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Toward Practical Client-Side Encryption in Cloud Computing

Robert Deng (Singapore Management University, Singapore)

Abstract: Data breaches in the cloud are on the rise and are becoming more costly to organizations each year. Client-side encryption refers to the practice of encrypting data on end users’ devices before uploading it to the cloud. This approach ensures that data is encrypted during transit and storage, making data inaccessible to anyone without the decryption keys, including service providers and other potential attackers. In this talk, we will first look at the challenges of client-side encryption and provide an overview of the key advancements as well as setbacks in addressing these challenges in the past two decades, including scalable access of encrypted data and search over encrypted data. There are numerous academic publications in this area and the choice of which techniques to use could have significant impact on the system’s security, efficiency, and usability. Finally, we will present our design and implementation of a client-side encryption system for enterprise users.

About the speaker: Robert Deng is AXA Chair Professor of Cybersecurity, Deputy Dean for Faculty & Research, School of Computing and Information Systems, Singapore Management University (SMU). His research interests are in the areas of data security and privacy, network and distributed system security, and applied cryptography. He received the Outstanding University Researcher Award from National University of Singapore, Lee Kuan Yew Fellowship for Research Excellence from SMU, and Asia-Pacific Information Security Leadership Achievements and Community Service Star from International Information Systems Security Certification Consortium (ISC2). He serves/served on the editorial boards of ACM Transactions on Privacy and Security, IEEE Security & Privacy, IEEE Transactions on Dependable and Secure Computing, IEEE Transactions on Information Forensics and Security, Journal of Computer Science and Technology, and Steering Committee Chair of the ACM Asia Conference on Computer and Communications Security. He is a Fellow of IEEE and Fellow of Academy of Engineering Singapore.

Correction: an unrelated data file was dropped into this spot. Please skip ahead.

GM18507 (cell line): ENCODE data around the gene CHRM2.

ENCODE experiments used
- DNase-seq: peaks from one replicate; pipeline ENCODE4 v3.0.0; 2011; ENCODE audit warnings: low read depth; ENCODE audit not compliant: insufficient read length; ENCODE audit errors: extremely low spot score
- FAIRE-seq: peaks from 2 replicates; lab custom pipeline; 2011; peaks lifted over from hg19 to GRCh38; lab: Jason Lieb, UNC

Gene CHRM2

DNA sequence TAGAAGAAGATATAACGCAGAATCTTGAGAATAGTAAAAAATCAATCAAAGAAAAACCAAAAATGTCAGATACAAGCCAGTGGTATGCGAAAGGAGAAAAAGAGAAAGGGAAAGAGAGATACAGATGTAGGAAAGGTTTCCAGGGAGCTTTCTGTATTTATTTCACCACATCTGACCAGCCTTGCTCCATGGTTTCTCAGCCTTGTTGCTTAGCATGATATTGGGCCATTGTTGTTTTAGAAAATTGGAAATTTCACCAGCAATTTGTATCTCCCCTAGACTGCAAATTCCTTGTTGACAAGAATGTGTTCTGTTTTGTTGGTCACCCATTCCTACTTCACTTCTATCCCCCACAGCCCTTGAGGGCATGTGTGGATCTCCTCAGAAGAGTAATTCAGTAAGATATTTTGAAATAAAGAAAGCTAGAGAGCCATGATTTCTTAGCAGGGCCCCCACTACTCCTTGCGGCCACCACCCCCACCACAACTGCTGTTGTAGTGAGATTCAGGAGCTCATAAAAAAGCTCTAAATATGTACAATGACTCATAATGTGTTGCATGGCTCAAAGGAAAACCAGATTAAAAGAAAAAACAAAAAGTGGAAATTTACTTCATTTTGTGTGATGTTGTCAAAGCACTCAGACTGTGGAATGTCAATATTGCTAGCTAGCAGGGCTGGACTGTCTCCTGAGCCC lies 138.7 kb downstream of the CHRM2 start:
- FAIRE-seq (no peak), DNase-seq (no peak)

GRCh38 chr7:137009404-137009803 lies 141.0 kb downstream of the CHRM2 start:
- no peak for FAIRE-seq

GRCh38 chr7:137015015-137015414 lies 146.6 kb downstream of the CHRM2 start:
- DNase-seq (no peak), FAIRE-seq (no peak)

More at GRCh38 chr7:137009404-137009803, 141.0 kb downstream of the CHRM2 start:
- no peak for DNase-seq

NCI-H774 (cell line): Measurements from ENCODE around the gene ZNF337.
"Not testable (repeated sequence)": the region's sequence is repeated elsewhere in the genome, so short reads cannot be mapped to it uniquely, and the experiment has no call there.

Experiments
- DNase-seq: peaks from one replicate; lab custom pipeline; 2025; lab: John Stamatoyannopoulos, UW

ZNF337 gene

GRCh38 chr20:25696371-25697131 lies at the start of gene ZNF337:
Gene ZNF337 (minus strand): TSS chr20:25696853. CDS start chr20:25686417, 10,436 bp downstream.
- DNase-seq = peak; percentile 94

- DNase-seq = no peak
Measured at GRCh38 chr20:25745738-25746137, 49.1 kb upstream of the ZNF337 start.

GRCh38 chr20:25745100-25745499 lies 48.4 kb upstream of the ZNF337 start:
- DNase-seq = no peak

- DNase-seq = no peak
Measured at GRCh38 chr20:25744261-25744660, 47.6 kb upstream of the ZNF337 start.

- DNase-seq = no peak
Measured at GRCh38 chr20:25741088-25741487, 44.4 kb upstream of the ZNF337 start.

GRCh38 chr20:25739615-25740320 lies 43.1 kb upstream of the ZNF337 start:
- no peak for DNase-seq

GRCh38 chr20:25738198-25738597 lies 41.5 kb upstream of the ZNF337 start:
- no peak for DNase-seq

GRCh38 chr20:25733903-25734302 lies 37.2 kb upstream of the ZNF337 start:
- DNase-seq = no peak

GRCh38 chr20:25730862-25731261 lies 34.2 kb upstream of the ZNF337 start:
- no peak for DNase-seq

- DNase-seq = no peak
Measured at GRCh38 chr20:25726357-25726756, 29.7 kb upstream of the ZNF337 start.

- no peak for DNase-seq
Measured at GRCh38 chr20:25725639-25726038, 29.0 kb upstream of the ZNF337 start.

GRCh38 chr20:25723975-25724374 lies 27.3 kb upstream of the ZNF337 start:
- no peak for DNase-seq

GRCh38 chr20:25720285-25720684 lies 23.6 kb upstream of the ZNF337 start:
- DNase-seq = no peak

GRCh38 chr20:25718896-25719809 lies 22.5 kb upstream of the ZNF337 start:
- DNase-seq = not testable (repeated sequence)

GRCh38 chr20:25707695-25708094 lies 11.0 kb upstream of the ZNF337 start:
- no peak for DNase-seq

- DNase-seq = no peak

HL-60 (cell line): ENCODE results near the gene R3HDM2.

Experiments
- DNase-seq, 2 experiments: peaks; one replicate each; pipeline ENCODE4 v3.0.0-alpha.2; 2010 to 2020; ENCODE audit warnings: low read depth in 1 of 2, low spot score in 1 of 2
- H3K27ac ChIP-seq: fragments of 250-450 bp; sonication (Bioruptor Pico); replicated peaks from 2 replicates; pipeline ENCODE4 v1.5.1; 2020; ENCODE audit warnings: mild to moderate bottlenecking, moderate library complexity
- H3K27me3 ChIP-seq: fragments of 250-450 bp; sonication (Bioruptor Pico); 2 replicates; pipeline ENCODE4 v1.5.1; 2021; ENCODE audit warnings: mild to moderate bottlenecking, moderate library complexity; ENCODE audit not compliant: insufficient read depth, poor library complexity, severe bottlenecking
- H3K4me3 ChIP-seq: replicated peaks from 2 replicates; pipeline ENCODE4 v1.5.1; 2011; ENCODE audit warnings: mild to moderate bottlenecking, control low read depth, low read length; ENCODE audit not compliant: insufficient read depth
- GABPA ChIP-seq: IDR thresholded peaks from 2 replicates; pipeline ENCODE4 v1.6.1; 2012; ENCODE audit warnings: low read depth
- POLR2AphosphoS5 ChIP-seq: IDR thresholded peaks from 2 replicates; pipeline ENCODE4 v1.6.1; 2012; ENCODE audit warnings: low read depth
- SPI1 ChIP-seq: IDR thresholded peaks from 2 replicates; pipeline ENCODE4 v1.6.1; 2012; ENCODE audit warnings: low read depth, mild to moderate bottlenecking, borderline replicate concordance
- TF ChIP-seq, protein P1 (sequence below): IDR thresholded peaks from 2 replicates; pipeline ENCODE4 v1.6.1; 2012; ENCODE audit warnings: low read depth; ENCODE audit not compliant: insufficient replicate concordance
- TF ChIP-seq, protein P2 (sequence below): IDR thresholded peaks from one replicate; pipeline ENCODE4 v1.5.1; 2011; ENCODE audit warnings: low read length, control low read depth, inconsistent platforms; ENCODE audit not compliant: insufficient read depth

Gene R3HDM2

Federated Learning Security: From Dusk to Dawn

Alexandra Dmitrienko (University of Würzburg, Germany)

Abstract: The evolution of machine learning (ML) as an enabling technology has opened a new era of possibilities and applications. Among these advancements, distributed learning, specifically federated learning (FL), emerges as a significant shift in collaborative intelligence. FL’s unique ability to leverage decentralized data sources promises innovation and privacy protection for local datasets across diverse domains, including healthcare, finance, object recognition, and beyond. However, despite its potential benefits, FL has shown to be vulnerable to various threats. From poisoning attacks to adversarial perturbations and information inference, malicious actors pose significant challenges to the integrity of FL systems. Effectively addressing these vulnerabilities requires the implementation of security-by-design principles within FL frameworks. In this talk, we steer through the complex landscape of FL attacks and defenses, shedding light on the ongoing arms race between adversaries and defenders. We examine their advantages and drawbacks, gaining valuable insights into the evolving nature of these threats. We conclude by outlining research challenges and directions to enhance the resilience and security of FL systems.